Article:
15 Gram-positive, broad rod, catalase- positive, spore-positive, aerobe: Bacillus sp. Spores are oval and nonswelling with ground glass colony appearance: Bacillus morphology group 1, includes B. anthracis, B. cereus, B cereus var mycoides, and B. thuringiensis Bacillus anthracis Presumptive Identification

16 Nonmotile: B anthracis and B cereus var mycoides (and B. megaterium) Nonhemolytic, forms capsule: Presumptive B. anthracis Refer to state lab for testing Bacillus anthracis Presumptive Identification, con’t

17 Yersinia pestis Plague

18 Natural vector - Rodent flea Mammalian hosts –rats, squirrels, chipmunks, rabbits, and carnivores Enzootic or Epizootic Plague: Overview


20 Plague Epidemiology U.S. averages 13 cases/yr 30% of cases are in Native Americans in the Southwest. 15% case fatality rate Most cases occur in summer and near the patient’s residence –bubonic (infected lymph nodes) –septicemic (blood-borne organisms) –pneumonic (transmissible by aerosol; deadliest)

21 Yersinia pestis Specimen Selection Specimen selection is important –Bubo - lymph node aspirate –Blood - organisms may be intermittent. Take three specimens 10-30 minutes apart –Pneumonic Sputum/throat - use Wayson stain Bronchial washings - Wayson stain Inoculate routine plating media

22 Sentinel Lab Procedures Yersinia pestis Gram stain Wayson stain Growth characteristics on agar Growth characteristics in broth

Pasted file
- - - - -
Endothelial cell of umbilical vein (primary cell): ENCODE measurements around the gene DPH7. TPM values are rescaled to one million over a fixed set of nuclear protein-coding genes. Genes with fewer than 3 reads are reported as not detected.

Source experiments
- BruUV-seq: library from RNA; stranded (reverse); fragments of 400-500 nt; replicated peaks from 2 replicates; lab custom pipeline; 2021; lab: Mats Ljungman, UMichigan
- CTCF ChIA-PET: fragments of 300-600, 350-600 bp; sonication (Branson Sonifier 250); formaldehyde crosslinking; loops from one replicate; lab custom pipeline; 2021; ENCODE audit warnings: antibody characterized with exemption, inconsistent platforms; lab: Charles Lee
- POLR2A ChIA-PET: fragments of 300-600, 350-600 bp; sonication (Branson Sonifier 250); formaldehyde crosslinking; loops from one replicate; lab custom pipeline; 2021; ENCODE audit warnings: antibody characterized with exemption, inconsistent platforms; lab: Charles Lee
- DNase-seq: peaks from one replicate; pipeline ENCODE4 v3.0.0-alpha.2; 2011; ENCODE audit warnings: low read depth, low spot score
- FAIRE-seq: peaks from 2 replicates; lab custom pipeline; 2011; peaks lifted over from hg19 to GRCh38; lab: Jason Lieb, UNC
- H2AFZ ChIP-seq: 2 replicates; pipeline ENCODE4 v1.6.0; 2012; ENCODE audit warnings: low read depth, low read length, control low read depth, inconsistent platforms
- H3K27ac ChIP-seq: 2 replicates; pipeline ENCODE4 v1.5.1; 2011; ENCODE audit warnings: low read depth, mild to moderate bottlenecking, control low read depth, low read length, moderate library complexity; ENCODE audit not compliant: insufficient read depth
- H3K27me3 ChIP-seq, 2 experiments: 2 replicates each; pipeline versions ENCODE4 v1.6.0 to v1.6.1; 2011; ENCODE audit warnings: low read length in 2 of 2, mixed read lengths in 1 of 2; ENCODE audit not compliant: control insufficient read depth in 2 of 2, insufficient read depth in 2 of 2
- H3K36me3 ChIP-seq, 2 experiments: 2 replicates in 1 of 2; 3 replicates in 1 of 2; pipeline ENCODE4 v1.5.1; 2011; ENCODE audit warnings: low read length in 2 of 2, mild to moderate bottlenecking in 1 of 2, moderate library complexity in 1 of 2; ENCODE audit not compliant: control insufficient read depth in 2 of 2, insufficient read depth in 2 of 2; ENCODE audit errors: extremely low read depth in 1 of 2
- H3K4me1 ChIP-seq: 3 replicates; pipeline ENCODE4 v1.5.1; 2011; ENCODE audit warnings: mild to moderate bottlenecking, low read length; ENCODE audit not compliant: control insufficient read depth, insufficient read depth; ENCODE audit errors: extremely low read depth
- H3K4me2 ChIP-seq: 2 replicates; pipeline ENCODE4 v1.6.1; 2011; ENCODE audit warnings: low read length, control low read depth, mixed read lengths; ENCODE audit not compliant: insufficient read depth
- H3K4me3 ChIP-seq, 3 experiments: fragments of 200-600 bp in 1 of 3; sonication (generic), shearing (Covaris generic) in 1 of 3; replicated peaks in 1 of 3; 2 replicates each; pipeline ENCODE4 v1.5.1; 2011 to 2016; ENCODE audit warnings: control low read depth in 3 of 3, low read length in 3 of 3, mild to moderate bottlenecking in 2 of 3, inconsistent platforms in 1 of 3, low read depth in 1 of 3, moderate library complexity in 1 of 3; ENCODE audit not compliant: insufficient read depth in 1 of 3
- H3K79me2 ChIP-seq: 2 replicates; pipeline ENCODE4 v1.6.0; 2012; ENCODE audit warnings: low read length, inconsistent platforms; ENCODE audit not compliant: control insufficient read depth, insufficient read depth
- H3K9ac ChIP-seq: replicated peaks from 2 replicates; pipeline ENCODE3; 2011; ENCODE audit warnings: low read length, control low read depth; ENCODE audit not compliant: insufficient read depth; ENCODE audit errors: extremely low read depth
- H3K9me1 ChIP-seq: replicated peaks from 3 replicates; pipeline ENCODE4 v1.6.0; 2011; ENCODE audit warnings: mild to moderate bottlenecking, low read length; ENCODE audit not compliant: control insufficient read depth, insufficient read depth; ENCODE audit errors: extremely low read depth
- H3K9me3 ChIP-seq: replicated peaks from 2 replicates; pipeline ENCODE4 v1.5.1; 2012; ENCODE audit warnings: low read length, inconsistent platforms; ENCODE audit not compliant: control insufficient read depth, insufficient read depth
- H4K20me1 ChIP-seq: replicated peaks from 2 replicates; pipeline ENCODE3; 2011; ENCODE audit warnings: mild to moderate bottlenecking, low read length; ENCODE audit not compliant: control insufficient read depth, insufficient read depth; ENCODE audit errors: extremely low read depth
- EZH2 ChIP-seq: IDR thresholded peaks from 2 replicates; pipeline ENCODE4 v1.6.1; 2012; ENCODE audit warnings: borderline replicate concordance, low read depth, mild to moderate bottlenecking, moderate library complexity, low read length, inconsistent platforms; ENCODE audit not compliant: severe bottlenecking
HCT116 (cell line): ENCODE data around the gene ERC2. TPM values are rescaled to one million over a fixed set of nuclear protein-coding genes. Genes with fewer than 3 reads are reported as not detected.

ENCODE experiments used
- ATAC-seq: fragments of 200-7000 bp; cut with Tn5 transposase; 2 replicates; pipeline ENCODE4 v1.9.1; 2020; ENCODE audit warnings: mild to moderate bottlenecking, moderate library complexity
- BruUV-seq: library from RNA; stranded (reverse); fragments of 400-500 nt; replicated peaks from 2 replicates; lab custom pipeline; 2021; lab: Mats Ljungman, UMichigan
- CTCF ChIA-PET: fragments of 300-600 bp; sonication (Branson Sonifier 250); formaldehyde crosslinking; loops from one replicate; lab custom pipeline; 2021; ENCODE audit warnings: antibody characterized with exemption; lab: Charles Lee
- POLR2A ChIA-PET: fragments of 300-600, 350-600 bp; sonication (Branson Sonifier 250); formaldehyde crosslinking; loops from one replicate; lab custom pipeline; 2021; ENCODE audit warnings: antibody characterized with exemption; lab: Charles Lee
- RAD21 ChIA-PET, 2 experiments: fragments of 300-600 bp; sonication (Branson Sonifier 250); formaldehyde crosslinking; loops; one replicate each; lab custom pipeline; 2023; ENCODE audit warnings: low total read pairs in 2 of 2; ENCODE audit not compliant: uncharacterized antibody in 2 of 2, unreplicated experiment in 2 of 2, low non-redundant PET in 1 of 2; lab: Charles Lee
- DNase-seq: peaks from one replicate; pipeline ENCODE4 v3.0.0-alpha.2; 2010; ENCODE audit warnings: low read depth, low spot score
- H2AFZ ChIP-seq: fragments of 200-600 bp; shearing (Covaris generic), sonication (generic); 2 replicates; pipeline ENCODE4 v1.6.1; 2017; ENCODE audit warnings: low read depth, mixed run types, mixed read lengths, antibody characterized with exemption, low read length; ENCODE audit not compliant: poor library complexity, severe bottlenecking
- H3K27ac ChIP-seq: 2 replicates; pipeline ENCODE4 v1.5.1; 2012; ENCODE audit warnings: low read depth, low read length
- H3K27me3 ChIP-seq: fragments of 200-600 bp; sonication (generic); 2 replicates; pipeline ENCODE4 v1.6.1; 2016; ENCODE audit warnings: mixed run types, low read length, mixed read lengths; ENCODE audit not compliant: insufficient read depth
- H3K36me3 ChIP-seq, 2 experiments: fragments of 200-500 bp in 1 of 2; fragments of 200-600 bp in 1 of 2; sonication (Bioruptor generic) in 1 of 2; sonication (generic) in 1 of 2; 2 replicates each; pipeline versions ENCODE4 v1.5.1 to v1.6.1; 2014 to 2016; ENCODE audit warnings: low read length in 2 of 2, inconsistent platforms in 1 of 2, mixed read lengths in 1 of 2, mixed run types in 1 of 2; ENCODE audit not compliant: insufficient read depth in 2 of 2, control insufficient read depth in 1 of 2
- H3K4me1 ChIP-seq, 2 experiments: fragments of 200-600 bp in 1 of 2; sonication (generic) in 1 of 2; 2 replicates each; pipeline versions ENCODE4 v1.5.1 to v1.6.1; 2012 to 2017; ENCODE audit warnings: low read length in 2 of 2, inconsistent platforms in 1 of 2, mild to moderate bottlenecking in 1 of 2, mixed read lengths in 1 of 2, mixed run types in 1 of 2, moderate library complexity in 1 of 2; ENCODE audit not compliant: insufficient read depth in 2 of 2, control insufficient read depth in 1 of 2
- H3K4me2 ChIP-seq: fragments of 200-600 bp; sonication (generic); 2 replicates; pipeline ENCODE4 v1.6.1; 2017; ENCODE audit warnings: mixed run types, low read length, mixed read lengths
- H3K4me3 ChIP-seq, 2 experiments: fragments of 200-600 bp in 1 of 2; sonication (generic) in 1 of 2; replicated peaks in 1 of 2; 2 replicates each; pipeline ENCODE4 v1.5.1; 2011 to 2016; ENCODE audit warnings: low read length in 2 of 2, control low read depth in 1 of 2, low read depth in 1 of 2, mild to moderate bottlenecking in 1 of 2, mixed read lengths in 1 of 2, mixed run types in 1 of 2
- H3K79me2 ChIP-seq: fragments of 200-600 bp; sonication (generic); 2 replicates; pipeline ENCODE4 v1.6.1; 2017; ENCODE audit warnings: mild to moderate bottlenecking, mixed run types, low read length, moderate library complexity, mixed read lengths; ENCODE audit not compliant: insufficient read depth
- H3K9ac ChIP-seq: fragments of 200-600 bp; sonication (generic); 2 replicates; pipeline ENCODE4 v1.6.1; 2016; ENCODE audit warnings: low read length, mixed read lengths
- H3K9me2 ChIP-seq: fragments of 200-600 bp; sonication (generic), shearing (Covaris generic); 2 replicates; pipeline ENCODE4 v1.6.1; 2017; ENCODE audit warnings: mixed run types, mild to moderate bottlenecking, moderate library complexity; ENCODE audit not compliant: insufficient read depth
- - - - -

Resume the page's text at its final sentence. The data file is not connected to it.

23 Yersinia pestis Gram stain Small, gram-negative coccobacilli

24 Yersinia pestis Wayson Stain Used for rapid assessment –when it is a part of the identification process Best with tissue, sputum, blood Stains of pure culture isolates tend to lose bipolarity Pink-blue cells with polar granules (safety pin appearance)

25 Yersinia pestis Wayson Stain Wayson stain alone is not diagnostic Pink-blue cells with a closed safety pin look

26 Y.pestis 48 h culture on SBA72 h culture on SBA

27 Small Gram-negative, poorly staining rods from blood, lymph node aspirate, or respiratory specimens Safety pin appearance in Gram, Wright, Giemsa, or Wayson stain More than one patient in a short, specified period with fever, lymphadenopathy Refer to state lab Yersinia pestis Technical Hints